1. It's really hardware in Beta (track the updates on their blog). If you can wait a year, I think Chimera will either be out of business (and BC16s worth a fortune on eBay), or shipping a more refined version.
2. The output from the 1/8th inch headphone output is super hot, and fairly noisy. To get the best sound for recording, you need to make a mini banana plug -> 1/4 inch cable and take the sound direct. (They gave me one for this review and will be selling them soon)
3. The MIDI is being debugged as I write - barely works on mine, but should be much improved on the models being shipped now. If you can't imagine using it without midi, it's possibly not for you (yet).
4. There are a tonne of digital artefacts from the oscillators. I think it's cool, but if you're looking for silky analogue tone, buy a Moog Voyager at 14 times the price. Similarly, you're unlikely to write a love sonnet about the filter.
5. Delivery is flaky at the moment.
6. It's a perfect portable synth, but if you pull one out on a bus (let alone a 'plane), someone will call the bomb squad.
My recent computer woes mean I can't post any new sound samples, but the tried and tested 'loop random squiggles and add breakbeats' method was fun while it lasted.
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Chimera Synthesis have a new thing: The Chimera BC-8 is a shrunken version of the BC16 - the cute little handheld modular. From the preliminary spec sheet: "bC8 contains a stereo headphone amplifier connected to a 24bit / 48KHz
digital to analog converter (same unit as used in the bC16). A powerful DSP generates a VCO and LFO (similar to the bC16), also the DSP performs VCF and VCA functions as well controlling the patching of functions to each other and running a simple but powerful ‘ one button’ pattern sequencer. bC8 is controlled by eight rotary knobs and one push-button. Four LED’s indicate battery status, LFO and EG level and other mode elements. bC8 pattern sequencer records the timing/duration of the button presses and all the knob settings for each action, these can be altered live for acid loops etc…" Sounds like a lot of fun for £75, competing perhaps with something like the Korg Kaosscilator. More details as they arrive. Shipping later this month, apparently... (Thanks, Brad)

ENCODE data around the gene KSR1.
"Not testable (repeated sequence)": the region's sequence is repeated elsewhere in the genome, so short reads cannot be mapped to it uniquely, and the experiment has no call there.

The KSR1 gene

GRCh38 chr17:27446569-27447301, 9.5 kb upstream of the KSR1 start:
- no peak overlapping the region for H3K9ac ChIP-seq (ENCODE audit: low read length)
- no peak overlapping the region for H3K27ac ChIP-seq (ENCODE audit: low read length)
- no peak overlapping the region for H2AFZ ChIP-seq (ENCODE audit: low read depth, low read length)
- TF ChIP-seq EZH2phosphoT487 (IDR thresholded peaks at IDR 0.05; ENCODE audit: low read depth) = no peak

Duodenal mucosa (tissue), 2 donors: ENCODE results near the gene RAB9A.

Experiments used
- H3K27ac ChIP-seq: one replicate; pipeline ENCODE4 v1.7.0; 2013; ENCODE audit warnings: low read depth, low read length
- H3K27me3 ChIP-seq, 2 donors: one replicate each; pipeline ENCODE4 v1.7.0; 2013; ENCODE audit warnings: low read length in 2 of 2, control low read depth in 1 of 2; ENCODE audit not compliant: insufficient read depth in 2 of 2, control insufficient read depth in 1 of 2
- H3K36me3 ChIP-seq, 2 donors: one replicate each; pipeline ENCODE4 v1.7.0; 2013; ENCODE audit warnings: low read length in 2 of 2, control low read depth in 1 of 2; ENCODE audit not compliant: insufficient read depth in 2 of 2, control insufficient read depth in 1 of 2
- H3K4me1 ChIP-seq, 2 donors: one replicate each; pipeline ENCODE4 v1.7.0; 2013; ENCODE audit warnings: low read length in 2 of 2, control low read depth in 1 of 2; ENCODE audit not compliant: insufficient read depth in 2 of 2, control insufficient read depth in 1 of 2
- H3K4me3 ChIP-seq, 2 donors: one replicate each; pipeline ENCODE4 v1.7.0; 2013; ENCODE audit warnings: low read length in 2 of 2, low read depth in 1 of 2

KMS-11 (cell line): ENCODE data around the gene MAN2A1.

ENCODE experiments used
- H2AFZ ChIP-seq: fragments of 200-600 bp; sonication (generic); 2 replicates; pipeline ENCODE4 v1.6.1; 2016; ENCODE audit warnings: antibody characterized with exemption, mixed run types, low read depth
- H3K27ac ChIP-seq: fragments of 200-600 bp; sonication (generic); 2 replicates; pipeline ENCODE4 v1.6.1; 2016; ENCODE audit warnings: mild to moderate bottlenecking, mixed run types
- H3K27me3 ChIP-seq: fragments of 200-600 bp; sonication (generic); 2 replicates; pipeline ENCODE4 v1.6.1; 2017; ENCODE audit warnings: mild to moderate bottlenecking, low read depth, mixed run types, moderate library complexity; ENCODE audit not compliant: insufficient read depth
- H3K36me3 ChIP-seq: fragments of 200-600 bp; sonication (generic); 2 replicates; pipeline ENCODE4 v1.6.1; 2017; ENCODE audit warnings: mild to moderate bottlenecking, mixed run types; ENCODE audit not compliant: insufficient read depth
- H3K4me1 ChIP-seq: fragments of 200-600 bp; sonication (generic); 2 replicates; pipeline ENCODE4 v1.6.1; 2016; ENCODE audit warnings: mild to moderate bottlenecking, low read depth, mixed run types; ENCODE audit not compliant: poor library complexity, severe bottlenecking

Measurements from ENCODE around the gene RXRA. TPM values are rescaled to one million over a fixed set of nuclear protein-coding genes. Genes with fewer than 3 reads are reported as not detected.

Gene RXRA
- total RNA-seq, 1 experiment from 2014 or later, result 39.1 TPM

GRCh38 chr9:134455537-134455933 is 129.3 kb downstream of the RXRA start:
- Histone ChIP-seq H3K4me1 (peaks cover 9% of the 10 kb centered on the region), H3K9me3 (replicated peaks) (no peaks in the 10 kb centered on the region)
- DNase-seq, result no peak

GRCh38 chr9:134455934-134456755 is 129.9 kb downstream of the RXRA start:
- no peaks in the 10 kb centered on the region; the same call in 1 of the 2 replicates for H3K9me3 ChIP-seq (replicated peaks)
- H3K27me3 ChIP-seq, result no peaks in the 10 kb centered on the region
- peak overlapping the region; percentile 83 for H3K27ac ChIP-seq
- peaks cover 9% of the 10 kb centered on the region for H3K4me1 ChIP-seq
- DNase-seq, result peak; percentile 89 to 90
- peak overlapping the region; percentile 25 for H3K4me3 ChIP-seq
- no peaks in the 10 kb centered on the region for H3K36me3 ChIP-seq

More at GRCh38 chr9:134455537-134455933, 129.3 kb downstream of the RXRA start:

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Love the look of this. The Chimera BC16 is a tiny circular mono synth - those holes are patch points (as you can see in this picture), linking together the VCO, LFO, Envelope, 24db filter, noise and ring mod. Orders taken now, shipping in mid Jan. Next year they'll be coming with the SM16 - a sequencer and MIDI/CV interface, and the PH303 - a $299 303 clone. And yes, before you write, it looks very similar to the Technomage Life which has been about to reappear for a year or two, but certainly isn't currently on sale for £115... UPDATE: UK Prices are up: The synth (inc patch cords) is £116. The sequencer/MIDI interface (inc patch cords) is £136, both including shipping.